2 Research recommendations

The Guideline Development Group has made the following recommendations for research, based on its review of evidence, to improve NICE guidance and patient care in the future.

2.1 Dopamine

In people with acute heart failure, congestion and worsening renal function, does the addition of low‑dose dopamine to standard therapy lead to greater diuresis and renal protection compared with adding placebo to standard therapy?

Why this is important

A randomised controlled trial should be conducted to investigate whether the addition of low‑dose dopamine to standard therapy leads to more clinically and cost effective decongestion in people admitted to hospital for treatment of decompensated heart failure. The study should aim to investigate the diuretic effect of dopamine as well as effects on renal function.

One of the most common and difficult to manage problems arising during the initial treatment of people with acute heart failure is an inadequate response to intravenous diuretic therapy (that is, failure to relieve congestion), which is often associated with worsening renal function. This combination frequently leads to a prolonged inpatient stay and is associated with higher inpatient mortality rates and higher post‑discharge mortality and re‑admission rates. The best treatment for this combination of problems is unknown. However, theoretical and experimental evidence indicates that low‑dose dopamine may improve renal blood flow, as well as enhance sodium and water excretion. Clinical trials have not yet resolved whether in some patients, the use of low‑dose dopamine actually results in improved decongestion and shorter hospital stays.

2.2 Thiazide

In people with acute heart failure and persistent congestion, does the addition of a thiazide diuretic to standard therapy lead to greater diuresis compared with adding placebo to standard therapy?

Why this is important

A randomised controlled trial should be conducted to investigate whether the addition of a thiazide diuretic to standard therapy leads to more clinically and cost effective decongestion in people admitted to hospital for treatment of decompensated heart failure.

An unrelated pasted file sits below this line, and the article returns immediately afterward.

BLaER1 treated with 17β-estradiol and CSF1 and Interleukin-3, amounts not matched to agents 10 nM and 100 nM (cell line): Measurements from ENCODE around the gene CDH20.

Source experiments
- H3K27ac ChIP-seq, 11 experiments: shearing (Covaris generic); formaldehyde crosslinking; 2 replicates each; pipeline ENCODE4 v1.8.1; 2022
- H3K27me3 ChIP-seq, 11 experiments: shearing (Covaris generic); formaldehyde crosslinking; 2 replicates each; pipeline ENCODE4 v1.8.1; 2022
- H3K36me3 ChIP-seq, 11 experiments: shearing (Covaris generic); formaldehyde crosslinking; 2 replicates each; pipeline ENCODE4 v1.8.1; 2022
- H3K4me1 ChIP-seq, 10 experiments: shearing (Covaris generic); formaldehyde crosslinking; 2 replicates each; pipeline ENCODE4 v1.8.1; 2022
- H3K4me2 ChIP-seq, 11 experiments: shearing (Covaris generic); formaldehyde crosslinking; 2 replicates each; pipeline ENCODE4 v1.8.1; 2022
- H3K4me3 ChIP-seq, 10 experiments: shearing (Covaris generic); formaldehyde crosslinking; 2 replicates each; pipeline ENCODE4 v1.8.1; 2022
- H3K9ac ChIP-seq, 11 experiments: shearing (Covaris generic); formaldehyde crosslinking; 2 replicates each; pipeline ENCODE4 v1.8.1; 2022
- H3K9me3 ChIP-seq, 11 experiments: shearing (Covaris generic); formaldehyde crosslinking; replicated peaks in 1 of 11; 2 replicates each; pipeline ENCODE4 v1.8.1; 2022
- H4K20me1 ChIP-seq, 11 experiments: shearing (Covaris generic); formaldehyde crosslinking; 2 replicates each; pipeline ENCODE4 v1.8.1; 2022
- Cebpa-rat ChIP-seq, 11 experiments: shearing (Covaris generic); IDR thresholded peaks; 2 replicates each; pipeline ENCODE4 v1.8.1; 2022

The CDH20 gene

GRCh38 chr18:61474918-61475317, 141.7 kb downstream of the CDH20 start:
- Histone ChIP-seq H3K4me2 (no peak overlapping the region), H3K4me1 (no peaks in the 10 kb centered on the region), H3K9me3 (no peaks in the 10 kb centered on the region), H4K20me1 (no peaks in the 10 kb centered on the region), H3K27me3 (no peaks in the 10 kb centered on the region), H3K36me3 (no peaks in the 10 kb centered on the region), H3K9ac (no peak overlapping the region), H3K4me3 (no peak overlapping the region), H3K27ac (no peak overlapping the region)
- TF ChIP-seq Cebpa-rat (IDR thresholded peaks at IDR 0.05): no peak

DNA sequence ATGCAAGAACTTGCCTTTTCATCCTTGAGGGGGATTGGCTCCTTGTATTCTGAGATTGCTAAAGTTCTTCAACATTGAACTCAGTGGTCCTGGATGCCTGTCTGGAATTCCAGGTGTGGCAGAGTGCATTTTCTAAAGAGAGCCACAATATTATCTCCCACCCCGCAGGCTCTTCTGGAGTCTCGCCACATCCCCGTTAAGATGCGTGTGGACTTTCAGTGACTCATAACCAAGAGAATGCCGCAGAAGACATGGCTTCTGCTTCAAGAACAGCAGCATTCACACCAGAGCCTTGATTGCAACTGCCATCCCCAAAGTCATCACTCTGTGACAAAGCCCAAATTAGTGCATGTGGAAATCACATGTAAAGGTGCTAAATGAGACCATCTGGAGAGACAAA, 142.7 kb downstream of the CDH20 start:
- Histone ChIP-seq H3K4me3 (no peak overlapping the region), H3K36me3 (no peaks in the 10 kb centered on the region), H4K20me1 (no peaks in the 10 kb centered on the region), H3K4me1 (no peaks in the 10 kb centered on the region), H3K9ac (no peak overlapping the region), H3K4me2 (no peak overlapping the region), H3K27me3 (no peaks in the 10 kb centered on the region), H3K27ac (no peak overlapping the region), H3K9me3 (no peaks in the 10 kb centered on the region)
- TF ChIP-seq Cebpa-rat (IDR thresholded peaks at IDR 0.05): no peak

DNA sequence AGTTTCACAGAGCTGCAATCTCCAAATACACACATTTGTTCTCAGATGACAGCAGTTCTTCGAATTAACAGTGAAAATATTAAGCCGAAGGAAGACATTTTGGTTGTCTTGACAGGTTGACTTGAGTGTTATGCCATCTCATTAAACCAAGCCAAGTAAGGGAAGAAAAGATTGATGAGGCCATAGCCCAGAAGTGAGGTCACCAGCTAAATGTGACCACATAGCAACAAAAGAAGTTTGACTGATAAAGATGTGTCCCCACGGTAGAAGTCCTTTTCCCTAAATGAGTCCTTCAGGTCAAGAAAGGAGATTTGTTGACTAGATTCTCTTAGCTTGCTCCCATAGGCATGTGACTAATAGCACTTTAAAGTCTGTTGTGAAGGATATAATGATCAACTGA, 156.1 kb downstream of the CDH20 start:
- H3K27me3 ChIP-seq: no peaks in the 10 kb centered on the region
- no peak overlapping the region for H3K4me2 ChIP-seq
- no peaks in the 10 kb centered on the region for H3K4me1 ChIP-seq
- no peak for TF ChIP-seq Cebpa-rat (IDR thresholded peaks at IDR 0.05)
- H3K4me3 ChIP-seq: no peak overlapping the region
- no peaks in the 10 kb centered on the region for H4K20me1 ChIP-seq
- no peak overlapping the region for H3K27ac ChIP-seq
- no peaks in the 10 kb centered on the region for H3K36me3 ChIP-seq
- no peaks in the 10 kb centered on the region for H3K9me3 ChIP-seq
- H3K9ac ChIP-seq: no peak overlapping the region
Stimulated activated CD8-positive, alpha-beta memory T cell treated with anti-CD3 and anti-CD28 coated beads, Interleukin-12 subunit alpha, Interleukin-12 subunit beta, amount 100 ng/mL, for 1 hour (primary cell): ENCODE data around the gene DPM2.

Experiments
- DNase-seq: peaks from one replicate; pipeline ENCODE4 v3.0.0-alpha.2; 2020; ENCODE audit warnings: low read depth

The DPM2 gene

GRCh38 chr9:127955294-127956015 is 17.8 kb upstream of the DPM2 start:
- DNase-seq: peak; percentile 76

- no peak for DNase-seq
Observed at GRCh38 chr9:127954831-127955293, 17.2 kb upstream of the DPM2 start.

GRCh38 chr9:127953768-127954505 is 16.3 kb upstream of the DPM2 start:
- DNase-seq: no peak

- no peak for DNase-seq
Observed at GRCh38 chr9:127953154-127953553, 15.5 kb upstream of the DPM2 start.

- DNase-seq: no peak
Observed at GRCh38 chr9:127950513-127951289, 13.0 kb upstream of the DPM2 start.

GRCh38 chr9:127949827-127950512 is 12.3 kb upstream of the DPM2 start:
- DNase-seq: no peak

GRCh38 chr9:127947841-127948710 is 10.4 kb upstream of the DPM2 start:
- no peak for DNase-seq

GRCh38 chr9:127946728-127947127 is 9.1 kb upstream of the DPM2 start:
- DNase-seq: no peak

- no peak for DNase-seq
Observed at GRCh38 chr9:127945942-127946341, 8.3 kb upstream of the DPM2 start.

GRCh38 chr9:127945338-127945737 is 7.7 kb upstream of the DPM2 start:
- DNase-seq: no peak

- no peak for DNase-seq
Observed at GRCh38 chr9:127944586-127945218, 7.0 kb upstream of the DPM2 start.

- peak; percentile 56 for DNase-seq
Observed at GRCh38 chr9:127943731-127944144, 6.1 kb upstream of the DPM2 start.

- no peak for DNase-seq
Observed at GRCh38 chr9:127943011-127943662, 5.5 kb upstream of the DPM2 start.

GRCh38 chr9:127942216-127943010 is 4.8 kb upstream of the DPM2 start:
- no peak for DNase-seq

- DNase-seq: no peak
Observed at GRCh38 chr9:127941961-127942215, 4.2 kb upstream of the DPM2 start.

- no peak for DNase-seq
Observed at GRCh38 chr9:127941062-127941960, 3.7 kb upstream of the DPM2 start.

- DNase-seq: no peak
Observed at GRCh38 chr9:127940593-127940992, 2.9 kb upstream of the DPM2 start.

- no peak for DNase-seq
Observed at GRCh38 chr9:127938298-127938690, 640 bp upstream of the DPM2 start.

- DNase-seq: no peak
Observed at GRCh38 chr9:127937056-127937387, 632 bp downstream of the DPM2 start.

One of the most common and difficult to manage problems arising during the initial treatment of people with acute heart failure is an inadequate response to intravenous diuretic therapy. This frequently leads to a prolonged inpatient stay and is associated with higher inpatient mortality and higher post‑discharge mortality and re‑admission rates. The best treatment for this problem is unknown. However, there is some inconsistent and non‑robust evidence that addition of a thiazide or thiazide‑like diuretic (metolazone) may be beneficial. The proposed study would aim to resolve this uncertainty and guide the management of a difficult clinical problem.

2.3 Intra‑aortic balloon counter‑pulsation

In people with acute heart failure and hypoperfusion syndrome, is the use of intra‑aortic balloon counter‑pulsation pump (IABP) better than the use of intravenous inotropes?

Why this is important

A randomised controlled trial should be conducted in people with decompensated heart failure due to left ventricular systolic dysfunction and systemic hypoperfusion comparing the use of IABP with the use of inotropes/vasopressors. This would determine which strategy is more clinically and cost effective in this cohort.

IABP is used in the hospital setting as an adjuvant in people with critical coronary ischaemia and in people with mechanical complications of acute myocardial infarction. It has also been used in people who develop cardiogenic shock after acute myocardial infarction. However, it is uncertain whether it can provide clinical benefit in the critically unwell patients with acute heart failure due to left ventricular systolic dysfunction and systemic hypoperfusion.

2.4 Ultrafiltration

In people with decompensated heart failure, fluid congestion and diuretic resistance, does ultrafiltration lead to more rapid and effective decongestion compared with continuing diuretic treatment?

Why this is important

A randomised controlled trial should be undertaken to determine whether ultrafiltration is more clinically and cost effective than conventional diuretic therapy for people admitted to hospital with decompensated heart failure. The study should not only investigate several clinical outcomes but also consider the impact of treatments on quality of life and provide data on safety.

People who have fluid retention that is resistant to conventional diuretic therapy, with or without renal dysfunction, make up a high proportion of hospital admissions due to heart failure. Such admissions are often prolonged and therefore have important budgetary implications for the NHS. The few, relatively small scale, randomised trials of ultrafiltration performed so far have been conducted in healthcare settings very different from the UK, with less fluid retention than is usually seen in UK practice, and where length of stay is usually much shorter than in UK (and European) practice. Although technically feasible, the evidence for benefit on heart failure outcomes is inconsistent and difficult to generalise to UK practice. Therefore a UK‑based study of sufficient quality is needed.

  • National Institute for Health and Care Excellence (NICE)